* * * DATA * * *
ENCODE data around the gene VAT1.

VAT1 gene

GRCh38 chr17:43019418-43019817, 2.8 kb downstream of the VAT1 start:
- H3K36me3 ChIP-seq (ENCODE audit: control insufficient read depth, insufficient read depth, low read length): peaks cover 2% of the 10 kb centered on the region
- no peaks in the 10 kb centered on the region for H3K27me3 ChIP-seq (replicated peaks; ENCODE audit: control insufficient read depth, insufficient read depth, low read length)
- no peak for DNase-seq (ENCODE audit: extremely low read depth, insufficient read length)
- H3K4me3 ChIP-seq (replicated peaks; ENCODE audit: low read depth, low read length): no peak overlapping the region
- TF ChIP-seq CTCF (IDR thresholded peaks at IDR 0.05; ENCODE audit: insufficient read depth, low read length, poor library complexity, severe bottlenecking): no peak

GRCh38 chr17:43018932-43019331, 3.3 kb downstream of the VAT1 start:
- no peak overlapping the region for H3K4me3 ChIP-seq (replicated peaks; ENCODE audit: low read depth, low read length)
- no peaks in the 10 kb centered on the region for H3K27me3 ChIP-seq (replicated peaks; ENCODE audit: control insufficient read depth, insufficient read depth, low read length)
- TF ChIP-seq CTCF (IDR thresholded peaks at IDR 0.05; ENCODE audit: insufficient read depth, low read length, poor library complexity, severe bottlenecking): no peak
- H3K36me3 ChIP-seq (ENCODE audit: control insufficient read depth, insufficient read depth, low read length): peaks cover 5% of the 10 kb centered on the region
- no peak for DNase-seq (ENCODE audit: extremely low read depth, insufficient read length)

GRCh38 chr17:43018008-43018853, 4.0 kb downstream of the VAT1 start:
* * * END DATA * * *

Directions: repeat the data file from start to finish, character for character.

ENCODE data around the gene VAT1.

VAT1 gene

GRCh38 chr17:43019418-43019817, 2.8 kb downstream of the VAT1 start:
- H3K36me3 ChIP-seq (ENCODE audit: control insufficient read depth, insufficient read depth, low read length): peaks cover 2% of the 10 kb centered on the region
- no peaks in the 10 kb centered on the region for H3K27me3 ChIP-seq (replicated peaks; ENCODE audit: control insufficient read depth, insufficient read depth, low read length)
- no peak for DNase-seq (ENCODE audit: extremely low read depth, insufficient read length)
- H3K4me3 ChIP-seq (replicated peaks; ENCODE audit: low read depth, low read length): no peak overlapping the region
- TF ChIP-seq CTCF (IDR thresholded peaks at IDR 0.05; ENCODE audit: insufficient read depth, low read length, poor library complexity, severe bottlenecking): no peak

GRCh38 chr17:43018932-43019331, 3.3 kb downstream of the VAT1 start:
- no peak overlapping the region for H3K4me3 ChIP-seq (replicated peaks; ENCODE audit: low read depth, low read length)
- no peaks in the 10 kb centered on the region for H3K27me3 ChIP-seq (replicated peaks; ENCODE audit: control insufficient read depth, insufficient read depth, low read length)
- TF ChIP-seq CTCF (IDR thresholded peaks at IDR 0.05; ENCODE audit: insufficient read depth, low read length, poor library complexity, severe bottlenecking): no peak
- H3K36me3 ChIP-seq (ENCODE audit: control insufficient read depth, insufficient read depth, low read length): peaks cover 5% of the 10 kb centered on the region
- no peak for DNase-seq (ENCODE audit: extremely low read depth, insufficient read length)

GRCh38 chr17:43018008-43018853, 4.0 kb downstream of the VAT1 start: